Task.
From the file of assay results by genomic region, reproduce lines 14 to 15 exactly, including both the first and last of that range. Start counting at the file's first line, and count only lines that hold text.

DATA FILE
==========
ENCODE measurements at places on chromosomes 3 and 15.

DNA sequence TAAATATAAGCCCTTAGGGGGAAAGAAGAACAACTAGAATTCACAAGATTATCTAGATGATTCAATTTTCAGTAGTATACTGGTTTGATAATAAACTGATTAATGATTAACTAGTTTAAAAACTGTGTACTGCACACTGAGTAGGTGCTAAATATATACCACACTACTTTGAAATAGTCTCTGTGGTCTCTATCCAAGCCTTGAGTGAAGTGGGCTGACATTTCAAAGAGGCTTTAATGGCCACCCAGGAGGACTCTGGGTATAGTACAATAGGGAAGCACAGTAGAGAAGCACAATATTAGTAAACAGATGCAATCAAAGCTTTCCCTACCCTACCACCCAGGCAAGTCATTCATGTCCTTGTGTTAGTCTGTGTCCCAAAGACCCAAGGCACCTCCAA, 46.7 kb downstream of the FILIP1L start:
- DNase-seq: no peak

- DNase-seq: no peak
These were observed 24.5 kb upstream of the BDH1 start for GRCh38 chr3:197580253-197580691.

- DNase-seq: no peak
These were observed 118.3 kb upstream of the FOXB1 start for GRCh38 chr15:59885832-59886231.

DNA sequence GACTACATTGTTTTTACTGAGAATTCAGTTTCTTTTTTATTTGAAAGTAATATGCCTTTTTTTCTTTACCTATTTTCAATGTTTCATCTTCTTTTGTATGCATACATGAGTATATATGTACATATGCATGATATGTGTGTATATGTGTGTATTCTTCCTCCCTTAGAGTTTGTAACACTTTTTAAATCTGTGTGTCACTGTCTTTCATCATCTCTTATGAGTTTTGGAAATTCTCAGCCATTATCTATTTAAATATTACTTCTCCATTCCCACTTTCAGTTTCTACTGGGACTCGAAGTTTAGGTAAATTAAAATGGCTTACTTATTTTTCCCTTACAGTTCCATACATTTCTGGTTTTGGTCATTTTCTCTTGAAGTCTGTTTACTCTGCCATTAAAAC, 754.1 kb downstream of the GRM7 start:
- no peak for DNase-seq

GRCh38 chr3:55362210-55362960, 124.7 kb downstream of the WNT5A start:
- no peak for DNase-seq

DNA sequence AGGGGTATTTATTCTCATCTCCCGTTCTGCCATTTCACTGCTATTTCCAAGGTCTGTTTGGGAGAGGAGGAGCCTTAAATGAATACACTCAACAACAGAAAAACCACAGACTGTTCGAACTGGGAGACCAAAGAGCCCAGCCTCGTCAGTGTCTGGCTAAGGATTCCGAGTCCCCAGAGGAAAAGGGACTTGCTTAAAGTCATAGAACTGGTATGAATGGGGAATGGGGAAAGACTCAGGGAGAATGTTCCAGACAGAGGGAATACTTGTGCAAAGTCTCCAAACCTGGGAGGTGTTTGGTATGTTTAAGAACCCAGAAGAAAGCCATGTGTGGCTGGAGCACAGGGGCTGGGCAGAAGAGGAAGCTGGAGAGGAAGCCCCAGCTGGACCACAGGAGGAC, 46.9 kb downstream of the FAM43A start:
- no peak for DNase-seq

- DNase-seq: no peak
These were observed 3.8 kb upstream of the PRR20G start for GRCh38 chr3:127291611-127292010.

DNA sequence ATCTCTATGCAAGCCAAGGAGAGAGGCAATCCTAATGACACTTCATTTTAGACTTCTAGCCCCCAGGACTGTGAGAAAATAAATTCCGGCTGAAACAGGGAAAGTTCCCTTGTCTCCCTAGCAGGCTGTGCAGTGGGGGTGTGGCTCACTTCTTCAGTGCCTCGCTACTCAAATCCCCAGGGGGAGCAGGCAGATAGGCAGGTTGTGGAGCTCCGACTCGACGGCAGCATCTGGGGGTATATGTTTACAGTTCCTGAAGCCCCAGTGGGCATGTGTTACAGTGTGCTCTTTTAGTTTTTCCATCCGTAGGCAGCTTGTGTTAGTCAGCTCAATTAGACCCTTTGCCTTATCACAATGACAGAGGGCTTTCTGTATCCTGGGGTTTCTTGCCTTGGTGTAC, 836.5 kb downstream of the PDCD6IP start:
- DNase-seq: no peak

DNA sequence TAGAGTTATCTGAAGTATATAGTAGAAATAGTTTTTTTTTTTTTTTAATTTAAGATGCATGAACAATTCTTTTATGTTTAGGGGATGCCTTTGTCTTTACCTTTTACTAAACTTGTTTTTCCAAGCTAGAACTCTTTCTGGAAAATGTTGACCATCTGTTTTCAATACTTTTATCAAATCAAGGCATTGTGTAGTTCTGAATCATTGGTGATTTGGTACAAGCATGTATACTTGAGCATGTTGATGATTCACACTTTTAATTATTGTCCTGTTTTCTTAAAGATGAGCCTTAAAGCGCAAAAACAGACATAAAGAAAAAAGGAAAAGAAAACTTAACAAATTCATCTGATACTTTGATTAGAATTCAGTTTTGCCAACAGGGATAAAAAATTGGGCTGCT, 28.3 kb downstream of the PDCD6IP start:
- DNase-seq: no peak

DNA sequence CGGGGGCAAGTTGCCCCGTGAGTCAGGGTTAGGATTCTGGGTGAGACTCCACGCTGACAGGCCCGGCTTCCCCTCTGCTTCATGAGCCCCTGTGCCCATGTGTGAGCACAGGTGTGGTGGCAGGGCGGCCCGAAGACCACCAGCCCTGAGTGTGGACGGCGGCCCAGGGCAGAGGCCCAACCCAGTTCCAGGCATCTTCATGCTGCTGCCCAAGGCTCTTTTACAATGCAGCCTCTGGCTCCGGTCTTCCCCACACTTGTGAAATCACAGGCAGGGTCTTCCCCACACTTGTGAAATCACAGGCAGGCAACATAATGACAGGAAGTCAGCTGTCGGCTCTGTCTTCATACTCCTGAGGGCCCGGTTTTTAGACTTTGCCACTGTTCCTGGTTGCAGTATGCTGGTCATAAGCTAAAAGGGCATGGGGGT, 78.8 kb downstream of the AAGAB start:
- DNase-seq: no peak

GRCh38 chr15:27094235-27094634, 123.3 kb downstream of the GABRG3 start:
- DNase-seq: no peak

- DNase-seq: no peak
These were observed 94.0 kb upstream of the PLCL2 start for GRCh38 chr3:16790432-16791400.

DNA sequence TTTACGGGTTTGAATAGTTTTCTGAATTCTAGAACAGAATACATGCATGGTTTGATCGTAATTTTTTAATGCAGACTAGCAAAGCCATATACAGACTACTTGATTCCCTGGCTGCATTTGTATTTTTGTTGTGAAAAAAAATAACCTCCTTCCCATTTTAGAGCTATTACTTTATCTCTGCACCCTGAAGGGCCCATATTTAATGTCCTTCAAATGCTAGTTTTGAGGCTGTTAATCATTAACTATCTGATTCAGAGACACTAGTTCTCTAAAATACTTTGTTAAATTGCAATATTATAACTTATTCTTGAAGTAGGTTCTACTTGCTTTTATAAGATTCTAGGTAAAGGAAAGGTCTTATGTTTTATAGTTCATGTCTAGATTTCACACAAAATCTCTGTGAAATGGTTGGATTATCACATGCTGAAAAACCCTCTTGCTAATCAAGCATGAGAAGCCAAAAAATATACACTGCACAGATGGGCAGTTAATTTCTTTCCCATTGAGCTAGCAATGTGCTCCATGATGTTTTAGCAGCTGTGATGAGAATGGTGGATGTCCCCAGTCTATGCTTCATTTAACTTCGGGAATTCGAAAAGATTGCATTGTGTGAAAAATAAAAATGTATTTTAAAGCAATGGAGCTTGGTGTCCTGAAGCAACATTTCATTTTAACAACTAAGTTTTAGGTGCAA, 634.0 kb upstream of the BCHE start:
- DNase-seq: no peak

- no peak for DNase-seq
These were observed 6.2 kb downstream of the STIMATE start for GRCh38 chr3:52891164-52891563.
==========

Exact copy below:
- DNase-seq: no peak
These were observed 3.8 kb upstream of the PRR20G start for GRCh38 chr3:127291611-127292010.